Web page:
In September of this year, the Department of Health and Human Services (HHS) announced that it will begin to implement the rate review portions of the new law. In states with adequate rate review processes in place, the state will do the reviews. Since Missouri does not give DIFP rate review authority, HHS will do the reviews for our state. HHS will do this by reviewing any proposed premium increase in the small group or individual market of over 10% on average by an insurer. The insurer will be required to provide paperwork with its justification for the increase to HHS and HHS will post the information on its website. If HHS determines that the rate increase is unreasonable and the insurer decides to go forward with the rate increase anyway, the insurer must post that determination on its own website and HHS will post the determination on its website, too. Consumers can take a look at a prototype of the website postings at

HHS does not have authority to disapprove the rate increases that it determines to be unreasonable. But, for some insurers, just that determination may have them reduce the increase. And, for consumers and small businesses, the transparency this provides can inform our purchasing decisions.

For Missouri consumers, this step is just a beginning. Bills have been filed and heard in the Missouri General Assembly which would give DIFP more rate review authority in the future. Our state legislators could consider at least allowing DIFP to obtain filings from insurers looking to increase rates, or Missouri could put in place a strong regulatory system like that of Oregon and other states. Recently Regence Blue Cross Blue Shield sought approval in Oregon for a 22% rate increase in its individual policies (non-group). The Oregon Department of Insurance has authority under its state laws to not only review, but to approve rate increases. The department looked at the documents filed by the insurer, evaluated the request and approved only a 12.8% increase. This saved some 60,000 Oregonians money on their health care policies.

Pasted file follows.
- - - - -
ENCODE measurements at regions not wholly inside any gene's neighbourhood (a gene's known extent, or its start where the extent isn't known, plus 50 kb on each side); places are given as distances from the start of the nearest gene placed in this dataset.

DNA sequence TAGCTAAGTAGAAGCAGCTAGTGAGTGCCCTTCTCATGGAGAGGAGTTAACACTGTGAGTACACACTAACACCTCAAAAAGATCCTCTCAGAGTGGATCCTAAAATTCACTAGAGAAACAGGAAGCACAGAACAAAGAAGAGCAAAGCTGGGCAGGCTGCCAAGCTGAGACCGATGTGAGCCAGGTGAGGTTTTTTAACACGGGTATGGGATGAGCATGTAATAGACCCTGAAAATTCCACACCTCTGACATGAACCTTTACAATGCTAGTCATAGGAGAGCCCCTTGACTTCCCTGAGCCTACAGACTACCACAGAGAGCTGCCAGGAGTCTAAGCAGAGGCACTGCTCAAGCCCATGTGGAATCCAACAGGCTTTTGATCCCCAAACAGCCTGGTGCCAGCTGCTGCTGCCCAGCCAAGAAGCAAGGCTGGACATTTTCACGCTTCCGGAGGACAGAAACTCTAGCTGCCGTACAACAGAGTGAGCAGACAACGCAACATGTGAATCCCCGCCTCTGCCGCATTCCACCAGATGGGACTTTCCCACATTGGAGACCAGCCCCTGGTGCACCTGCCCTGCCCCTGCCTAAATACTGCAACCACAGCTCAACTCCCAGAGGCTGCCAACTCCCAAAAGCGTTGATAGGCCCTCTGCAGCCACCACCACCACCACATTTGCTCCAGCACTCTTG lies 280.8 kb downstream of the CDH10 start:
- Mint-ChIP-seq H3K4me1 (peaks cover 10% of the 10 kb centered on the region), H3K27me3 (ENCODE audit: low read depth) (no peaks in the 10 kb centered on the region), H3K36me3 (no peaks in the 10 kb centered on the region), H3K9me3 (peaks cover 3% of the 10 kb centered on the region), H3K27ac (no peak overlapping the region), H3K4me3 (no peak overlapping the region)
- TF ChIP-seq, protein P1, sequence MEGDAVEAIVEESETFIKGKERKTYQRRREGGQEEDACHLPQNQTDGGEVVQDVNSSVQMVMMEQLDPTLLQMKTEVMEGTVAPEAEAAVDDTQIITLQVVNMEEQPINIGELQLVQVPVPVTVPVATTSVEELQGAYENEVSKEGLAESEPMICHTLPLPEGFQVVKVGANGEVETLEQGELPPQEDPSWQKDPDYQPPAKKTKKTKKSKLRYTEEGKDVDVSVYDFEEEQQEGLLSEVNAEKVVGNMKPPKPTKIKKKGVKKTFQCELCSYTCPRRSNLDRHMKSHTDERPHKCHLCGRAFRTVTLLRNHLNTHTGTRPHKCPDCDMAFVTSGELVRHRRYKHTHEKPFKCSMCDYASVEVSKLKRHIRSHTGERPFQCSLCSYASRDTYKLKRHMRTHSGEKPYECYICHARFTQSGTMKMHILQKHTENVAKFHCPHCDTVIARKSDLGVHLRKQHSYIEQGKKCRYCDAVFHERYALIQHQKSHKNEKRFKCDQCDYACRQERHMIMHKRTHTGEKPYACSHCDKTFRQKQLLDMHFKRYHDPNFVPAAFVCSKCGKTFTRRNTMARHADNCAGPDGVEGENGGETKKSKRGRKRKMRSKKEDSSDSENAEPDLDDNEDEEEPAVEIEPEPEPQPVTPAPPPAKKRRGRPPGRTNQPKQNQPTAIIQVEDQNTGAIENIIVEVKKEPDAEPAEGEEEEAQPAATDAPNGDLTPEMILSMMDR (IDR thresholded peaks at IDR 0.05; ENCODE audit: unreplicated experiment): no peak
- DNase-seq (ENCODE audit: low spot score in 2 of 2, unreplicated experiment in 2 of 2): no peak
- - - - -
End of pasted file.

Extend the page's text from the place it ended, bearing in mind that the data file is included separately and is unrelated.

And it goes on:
Don’t Missouri families deserve the same kind of protection? It is time we acknowledge that a completely free market system in health insurance rates has not worked for our citizens and small businesses. Rate review reforms can help put individual consumers and small businesses on the same playing field as large employers when it comes to health insurance rates, strengthening our negotiation position as we purchase insurance.


This is a very helpful article and has the kind of information succinct information individuals can use making their views and needs clear to our elected officials.

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HCF's Local Health Buzz Blog aims to discuss health and health policy issues that impact the uninsured and underserved in our service area. To submit a blog, please contact HCF Communications Officers, Jennifer Sykes, at